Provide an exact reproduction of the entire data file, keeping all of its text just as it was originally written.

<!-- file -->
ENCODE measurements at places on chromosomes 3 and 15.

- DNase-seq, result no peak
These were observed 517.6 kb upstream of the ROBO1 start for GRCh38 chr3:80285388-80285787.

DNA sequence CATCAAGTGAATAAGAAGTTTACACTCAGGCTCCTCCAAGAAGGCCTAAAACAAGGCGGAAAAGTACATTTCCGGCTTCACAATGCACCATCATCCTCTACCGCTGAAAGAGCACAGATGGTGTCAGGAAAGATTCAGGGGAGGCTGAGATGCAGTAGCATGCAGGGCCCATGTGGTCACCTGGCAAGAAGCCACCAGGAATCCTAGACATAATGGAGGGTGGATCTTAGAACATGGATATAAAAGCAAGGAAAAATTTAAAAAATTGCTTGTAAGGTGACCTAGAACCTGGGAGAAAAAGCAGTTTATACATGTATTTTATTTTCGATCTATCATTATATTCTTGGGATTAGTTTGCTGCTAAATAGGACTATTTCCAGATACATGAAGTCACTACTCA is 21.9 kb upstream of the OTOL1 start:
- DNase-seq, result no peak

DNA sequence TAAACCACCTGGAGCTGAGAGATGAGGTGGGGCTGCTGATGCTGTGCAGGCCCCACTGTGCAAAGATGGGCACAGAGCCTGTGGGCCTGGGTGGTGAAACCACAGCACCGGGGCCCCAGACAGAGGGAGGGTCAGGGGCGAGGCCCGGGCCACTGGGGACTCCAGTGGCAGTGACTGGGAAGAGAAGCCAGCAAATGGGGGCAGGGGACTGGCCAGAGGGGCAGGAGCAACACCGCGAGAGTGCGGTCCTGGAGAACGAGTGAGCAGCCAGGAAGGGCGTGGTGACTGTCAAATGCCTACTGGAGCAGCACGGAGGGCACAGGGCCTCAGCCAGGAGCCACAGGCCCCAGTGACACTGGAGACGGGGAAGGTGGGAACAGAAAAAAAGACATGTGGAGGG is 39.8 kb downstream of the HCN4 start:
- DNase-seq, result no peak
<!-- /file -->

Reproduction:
ENCODE measurements at places on chromosomes 3 and 15.

- DNase-seq, result no peak
These were observed 517.6 kb upstream of the ROBO1 start for GRCh38 chr3:80285388-80285787.

DNA sequence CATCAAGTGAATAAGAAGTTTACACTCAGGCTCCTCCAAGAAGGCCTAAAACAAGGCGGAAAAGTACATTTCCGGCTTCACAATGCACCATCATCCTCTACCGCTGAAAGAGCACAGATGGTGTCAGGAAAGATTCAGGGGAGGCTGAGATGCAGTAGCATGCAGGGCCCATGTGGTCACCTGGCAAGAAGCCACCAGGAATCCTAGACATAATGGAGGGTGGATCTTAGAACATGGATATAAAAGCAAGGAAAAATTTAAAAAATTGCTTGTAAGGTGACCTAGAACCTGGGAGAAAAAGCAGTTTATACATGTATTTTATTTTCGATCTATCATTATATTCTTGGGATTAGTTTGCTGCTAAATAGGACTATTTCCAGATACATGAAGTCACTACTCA is 21.9 kb upstream of the OTOL1 start:
- DNase-seq, result no peak

DNA sequence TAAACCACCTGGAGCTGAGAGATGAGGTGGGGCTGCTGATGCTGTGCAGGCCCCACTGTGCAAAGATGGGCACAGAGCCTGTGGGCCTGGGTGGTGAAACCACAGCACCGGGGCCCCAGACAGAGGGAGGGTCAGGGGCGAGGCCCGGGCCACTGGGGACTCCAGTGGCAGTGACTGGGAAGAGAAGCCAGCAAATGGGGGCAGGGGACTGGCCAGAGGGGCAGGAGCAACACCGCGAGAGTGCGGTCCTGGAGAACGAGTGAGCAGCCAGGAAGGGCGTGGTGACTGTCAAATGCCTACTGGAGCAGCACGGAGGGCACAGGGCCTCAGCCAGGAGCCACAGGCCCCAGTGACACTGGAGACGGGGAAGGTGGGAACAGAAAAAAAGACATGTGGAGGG is 39.8 kb downstream of the HCN4 start:
- DNase-seq, result no peak